The judge did not meet Taylor’s eyes.

“You’ll find a full statement of the case, there,” he said. “Briefly, however, the governor finds that your name did not appear on the ballots.”

Norton, who had been standing at Taylor’s side all along, now shoved his way to the railing and leaned over it, his face white with wrath.

“There’s something wrong here, Judge Littlefield!” he charged. “Taylor’s name was on every ballot that was counted for him. I personally examined every ballot!”

The judge smiled tolerantly, almost benignantly.

“Of course—to be sure,” he said. “Mr. Taylor’s name appeared on a good many ballots; his friends wrote it, with pencil, and otherwise. But the law expressly states that a candidate’s name must be printed. Therefore, obeying the letter of the law, the governor has ruled 121 that Mr. Taylor was not elected.” There was malicious satisfaction in Judge Littlefield’s eyes as they met Taylor’s. Taylor could see that the judge was in entire sympathy with the influences that were opposing him, though the judge tried, with a grave smile, to create an impression of impartiality.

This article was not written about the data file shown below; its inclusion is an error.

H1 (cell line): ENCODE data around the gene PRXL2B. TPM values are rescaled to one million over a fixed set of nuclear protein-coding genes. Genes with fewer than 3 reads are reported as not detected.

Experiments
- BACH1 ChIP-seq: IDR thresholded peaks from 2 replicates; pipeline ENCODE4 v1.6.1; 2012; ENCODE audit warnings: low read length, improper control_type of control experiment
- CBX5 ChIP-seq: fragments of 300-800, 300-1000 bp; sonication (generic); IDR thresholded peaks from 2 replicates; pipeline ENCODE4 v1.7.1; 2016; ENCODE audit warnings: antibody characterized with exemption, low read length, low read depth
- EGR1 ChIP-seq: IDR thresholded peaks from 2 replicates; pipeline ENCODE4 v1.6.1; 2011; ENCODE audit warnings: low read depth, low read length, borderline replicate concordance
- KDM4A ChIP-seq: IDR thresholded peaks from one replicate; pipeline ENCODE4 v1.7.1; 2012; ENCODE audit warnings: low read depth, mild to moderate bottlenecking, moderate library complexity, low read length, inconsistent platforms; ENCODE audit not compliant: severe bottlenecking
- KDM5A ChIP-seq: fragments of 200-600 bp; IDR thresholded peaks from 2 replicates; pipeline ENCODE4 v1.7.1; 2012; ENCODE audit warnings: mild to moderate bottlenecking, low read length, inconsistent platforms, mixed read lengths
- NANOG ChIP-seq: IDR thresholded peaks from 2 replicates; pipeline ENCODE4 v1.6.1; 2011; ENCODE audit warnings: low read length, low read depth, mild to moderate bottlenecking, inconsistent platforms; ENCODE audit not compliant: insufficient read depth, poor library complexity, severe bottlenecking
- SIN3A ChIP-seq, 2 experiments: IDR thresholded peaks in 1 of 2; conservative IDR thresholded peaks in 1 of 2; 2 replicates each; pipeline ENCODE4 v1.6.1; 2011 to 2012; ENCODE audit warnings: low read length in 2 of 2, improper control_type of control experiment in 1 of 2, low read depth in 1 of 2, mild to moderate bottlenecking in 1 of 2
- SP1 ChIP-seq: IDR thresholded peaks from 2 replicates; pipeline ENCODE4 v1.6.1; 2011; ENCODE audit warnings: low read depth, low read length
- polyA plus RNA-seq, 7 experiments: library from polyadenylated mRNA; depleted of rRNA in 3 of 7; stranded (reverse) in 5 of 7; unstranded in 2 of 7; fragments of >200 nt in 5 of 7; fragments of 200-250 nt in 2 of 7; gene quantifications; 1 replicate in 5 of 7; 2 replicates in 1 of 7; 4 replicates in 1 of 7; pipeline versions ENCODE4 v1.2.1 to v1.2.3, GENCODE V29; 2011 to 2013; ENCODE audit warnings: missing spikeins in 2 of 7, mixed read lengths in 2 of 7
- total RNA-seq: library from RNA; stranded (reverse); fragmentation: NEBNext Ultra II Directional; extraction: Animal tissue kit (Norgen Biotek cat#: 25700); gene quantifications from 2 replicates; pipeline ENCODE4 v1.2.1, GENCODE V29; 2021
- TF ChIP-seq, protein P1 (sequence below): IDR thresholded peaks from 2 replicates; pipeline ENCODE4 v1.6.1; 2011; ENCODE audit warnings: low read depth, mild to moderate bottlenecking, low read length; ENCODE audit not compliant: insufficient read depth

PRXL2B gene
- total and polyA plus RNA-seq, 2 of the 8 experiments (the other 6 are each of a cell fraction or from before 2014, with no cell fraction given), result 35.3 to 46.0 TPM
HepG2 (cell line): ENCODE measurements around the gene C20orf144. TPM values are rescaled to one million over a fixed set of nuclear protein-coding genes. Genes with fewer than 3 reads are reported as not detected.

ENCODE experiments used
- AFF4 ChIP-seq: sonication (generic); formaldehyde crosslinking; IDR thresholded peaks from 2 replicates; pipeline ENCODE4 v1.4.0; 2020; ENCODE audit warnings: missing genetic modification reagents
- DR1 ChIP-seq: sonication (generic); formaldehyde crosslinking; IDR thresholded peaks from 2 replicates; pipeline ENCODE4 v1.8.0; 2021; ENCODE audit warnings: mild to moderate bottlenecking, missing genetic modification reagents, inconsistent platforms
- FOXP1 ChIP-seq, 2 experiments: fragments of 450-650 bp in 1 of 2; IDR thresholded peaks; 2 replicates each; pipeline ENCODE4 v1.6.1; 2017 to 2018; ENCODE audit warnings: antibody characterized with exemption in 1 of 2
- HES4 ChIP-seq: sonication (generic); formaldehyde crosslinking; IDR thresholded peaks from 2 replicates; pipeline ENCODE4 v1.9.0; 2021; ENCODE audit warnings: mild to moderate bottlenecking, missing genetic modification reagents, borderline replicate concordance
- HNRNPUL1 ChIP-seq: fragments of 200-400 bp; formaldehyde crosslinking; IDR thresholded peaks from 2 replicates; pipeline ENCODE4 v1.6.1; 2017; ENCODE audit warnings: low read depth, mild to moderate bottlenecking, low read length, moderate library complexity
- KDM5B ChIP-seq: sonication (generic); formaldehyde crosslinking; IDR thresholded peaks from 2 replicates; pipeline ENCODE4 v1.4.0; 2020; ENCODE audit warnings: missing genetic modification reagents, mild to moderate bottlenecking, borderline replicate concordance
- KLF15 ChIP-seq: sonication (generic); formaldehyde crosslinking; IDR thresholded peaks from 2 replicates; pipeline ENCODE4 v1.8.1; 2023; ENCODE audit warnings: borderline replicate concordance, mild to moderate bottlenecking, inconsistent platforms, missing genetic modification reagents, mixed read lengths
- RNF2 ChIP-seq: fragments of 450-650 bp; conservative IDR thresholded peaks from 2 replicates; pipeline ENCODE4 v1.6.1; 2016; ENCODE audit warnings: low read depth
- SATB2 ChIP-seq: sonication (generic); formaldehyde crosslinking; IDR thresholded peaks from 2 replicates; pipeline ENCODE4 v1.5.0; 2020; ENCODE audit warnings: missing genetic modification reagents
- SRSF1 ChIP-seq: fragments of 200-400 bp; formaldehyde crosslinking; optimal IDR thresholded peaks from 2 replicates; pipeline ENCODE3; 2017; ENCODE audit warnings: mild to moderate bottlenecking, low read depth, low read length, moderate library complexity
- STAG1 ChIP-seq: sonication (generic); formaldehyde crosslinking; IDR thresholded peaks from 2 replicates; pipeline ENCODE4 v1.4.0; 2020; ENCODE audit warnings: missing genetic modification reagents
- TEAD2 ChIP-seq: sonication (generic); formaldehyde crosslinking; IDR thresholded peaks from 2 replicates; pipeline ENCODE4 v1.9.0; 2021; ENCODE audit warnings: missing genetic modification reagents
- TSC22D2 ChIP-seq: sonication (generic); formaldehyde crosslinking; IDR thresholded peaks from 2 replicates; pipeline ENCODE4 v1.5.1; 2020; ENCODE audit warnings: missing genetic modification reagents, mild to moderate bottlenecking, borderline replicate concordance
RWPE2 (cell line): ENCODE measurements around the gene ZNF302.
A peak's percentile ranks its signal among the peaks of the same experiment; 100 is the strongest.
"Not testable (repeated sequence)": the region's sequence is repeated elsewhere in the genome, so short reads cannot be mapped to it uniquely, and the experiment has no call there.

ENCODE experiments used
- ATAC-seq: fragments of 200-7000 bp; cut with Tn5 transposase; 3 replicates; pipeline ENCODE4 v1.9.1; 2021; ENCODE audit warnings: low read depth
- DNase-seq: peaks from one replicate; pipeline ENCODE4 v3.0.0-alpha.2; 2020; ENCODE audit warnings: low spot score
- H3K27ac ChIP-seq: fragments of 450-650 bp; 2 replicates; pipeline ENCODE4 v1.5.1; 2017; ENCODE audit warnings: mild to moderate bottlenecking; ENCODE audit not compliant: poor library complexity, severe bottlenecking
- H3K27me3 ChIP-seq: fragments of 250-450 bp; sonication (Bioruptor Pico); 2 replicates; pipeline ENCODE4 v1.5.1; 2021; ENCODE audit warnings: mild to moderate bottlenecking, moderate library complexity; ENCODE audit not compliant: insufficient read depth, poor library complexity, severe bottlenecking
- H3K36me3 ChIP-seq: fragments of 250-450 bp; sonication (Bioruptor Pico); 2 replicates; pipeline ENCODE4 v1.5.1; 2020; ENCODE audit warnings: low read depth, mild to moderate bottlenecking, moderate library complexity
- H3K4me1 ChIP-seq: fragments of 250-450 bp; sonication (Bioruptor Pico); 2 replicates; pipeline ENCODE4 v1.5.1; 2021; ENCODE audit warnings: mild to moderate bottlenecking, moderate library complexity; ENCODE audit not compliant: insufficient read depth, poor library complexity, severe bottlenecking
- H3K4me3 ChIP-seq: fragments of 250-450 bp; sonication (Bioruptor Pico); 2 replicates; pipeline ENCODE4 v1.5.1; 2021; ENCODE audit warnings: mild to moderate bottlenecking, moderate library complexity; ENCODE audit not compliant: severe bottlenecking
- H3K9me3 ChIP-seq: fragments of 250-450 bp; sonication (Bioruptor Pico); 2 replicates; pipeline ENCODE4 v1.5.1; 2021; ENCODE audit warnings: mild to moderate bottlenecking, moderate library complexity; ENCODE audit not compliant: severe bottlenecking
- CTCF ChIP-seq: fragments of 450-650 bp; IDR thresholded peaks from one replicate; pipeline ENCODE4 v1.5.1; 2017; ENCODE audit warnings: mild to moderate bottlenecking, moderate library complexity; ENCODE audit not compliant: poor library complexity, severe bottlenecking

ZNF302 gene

“Under the governor’s ruling, therefore,” he continued, “and acting under explicit directions from the attorney-general, I am empowered to administer the oath of office to the legally elected candidate, David Danforth. Now, if Mr. Danforth is in the courtroom, and will come forward, we shall conclude.”

Mr. Danforth was in the courtroom; he was sitting near Carrington; and he came forward, his face slightly flushed, with the gaze of every person in the room on him.

He smiled apologetically at Taylor as he reached the railing, extending a hand.

“I’m damned sorry, Taylor,” he declared. “This is all a surprise to me. I hadn’t any doubt that they would swear you in. No hard feelings?”

Taylor had been conscious of the humiliation of his position. He knew that his friends would expect him to fight. And yet he felt more like gracefully yielding to the forces which had barred him from office upon the basis of so slight a technicality. And despite the knowledge that he had been robbed of the office, he would have 122 taken Danforth’s hand, had he not at that instant chanced to glance at Carrington.

The latter’s eyes were aglow with a vindictive triumph; as his gaze met Taylor’s, his lips curved with a sneer.